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20 Concerts You Can't Miss

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After a gruelingly hot summer, New York's classical musicians are back to refresh and renew. To help you start planning, here are 20 selections from the fall's orchestral, vocal, chamber music and opera lineups.

Tell us what you're looking forward to in the comments section and take our New Season Poll.

Sept. 21. Marc-André Hamelin
Le Poisson Rouge Details>>
The Canadian pianist Marc-André Hamelin is known for tackling knuckle-busting works by pianist-composers like Liszt, Godowsky and Rzewski. Now he's composed his own collection of impressionistic Études, just out on a new recording. Hamelin shares them in the relaxed ambience of this downtown club.



Sept. 22. New York Philharmonic plays Marsalis’s “Swing Symphony”
Avery Fisher Hall Details>>
Wynton Marsalis is no stranger to ambitious concepts but his latest major work presents a particularly bold task: getting an orchestra to swing. His "Swing Symphony" gets its US premiere as the Lincoln Center Jazz Orchestra joins the Phil under the direction of Alan Gilbert. WQXR will broadcast this concert live.

Sept. 27. Das Rheingold
Metropolitan Opera
The Met opens its season with a bang: the first installment of Wagner’s "Ring" cycle in a new production by Canadian superstar director Robert Lepage. Everything about this promises to be immense -- from the 45-ton, two-tower set to the $17 million budget to, of course, the voices themselves, which include Bryn Terfel as Wotan.

Oct. 6. American Symphony Orchestra
Carnegie Hall Details>>
Leon Botstein has made neglected repertoire his trademark over his 20 years with the ASO and this program is no exception: Featuring music based on James Joyce, it includes Matyas Seiber’s 1947 cantata Ulysses. Other works include George Antheil’s revolutionary Ballet Mécanique and Othmar Schoeck’s Lebendig Begraben.

Oct. 11. Boris Godunov
Metropolitan Opera Details>>
Russian dynamo Valery Gergiev conducts the Met's first production of Mussorgsky’s historical epic in nearly 40 years. Bass René Pape stars in the title role and is joined by tenor Aleksandrs Antonenko and mezzo-soprano Ekaterina Semenchuk.

Oct. 16. Stile Antico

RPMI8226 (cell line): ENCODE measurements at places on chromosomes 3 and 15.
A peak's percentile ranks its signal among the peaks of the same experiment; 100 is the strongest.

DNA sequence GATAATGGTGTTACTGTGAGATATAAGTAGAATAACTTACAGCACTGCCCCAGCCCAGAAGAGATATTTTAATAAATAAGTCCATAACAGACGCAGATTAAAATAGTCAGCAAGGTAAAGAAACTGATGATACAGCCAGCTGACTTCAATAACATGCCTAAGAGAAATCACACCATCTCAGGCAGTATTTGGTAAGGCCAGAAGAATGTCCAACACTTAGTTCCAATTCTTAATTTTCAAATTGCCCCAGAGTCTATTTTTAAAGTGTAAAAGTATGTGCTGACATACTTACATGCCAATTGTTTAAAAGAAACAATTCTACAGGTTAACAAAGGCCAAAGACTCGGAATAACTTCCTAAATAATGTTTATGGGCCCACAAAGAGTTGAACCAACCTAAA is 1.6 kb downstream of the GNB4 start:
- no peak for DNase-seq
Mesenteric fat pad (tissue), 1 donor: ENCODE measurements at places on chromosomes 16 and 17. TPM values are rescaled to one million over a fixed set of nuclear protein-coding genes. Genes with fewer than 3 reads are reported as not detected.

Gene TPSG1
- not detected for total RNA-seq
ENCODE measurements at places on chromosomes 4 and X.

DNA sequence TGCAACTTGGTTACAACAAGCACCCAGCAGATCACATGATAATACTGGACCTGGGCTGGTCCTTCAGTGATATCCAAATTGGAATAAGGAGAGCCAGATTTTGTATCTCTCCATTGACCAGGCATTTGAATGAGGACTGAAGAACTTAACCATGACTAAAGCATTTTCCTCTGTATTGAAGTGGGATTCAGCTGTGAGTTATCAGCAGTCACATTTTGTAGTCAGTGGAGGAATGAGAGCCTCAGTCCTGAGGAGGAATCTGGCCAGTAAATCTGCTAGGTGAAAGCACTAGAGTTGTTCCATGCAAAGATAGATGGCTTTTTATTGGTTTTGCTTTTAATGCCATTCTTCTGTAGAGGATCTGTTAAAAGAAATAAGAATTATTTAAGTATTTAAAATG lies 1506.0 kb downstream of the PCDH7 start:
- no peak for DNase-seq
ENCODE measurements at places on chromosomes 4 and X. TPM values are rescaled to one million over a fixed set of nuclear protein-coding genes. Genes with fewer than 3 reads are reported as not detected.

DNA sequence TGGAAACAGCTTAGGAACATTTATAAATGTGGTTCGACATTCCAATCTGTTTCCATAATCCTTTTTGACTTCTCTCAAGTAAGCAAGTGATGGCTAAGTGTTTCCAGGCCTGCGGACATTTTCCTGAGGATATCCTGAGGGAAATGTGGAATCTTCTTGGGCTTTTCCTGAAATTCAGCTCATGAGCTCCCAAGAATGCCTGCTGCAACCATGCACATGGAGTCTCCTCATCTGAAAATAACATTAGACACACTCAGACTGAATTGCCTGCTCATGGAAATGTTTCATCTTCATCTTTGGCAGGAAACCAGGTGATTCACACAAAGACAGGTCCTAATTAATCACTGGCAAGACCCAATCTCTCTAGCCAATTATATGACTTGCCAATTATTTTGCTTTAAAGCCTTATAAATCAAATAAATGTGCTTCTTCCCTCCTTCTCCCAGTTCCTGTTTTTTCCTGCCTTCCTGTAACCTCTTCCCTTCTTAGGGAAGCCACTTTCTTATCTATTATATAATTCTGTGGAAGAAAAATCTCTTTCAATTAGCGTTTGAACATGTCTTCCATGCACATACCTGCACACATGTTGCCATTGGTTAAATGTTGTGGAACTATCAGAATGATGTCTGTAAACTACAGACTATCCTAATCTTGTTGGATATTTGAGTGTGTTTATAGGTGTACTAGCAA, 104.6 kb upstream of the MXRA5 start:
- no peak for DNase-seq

Church of St. Mary the Virgin
This British vocal group has been turning heads among early music buffs with its chart-topping recordings. Hear what the hype is all about when it presents a program devoted to meditations on the afterlife, including works by Lassus, Dufay, Josquin and Byrd.

Oct. 17, 20-22, 24, Feb. 23, 25, 27. Valery Gergiev's Mahler Cycle
Carnegie Hall, Avery Fisher Hall Details>>
Mahler once said "my time will come." Indeed, it has. Gergiev leads a two-part cycle of Mahler's symphonies, starting with the Mariinsky Orchestra at Carnegie Hall in October and concluding with the London Symphony at Avery Fisher Hall in February.

Oct. 23, Dec. 4, Jan. 22, Feb. 19. Pacifica Quartet's Shostakovich Cycle
Metropolitan Museum of Art Details>>
The new resident quartet at the Met Museum presents the 15 soul-bearing string quartets of Shostakovich, mostly in chronological order.   

Oct. 26 and 27. Pianist Eteri Andjaparidze: “Spectral Scriabin"
Baryshnikov Arts Center Details>>
It's worth making the trek to far West 37th Street for this tribute to the piano innovator (and color theorist) Alexander Scriabin, performed by Georgian pianist Eteri Andjaparidze and featuring multi-hued lighting by designer Jennifer Tipton.

Oct. 27–Nov. 21. A Quiet Place
New York City Opera, David H. Koch Theater Details>>
Leonard Bernstein’s once-panned opera gets a second chance in a new production by Christopher Alden. A psychological drama that flashes back through a long marriage, Bernstein called it "emotionally the strongest thing I’ve ever written."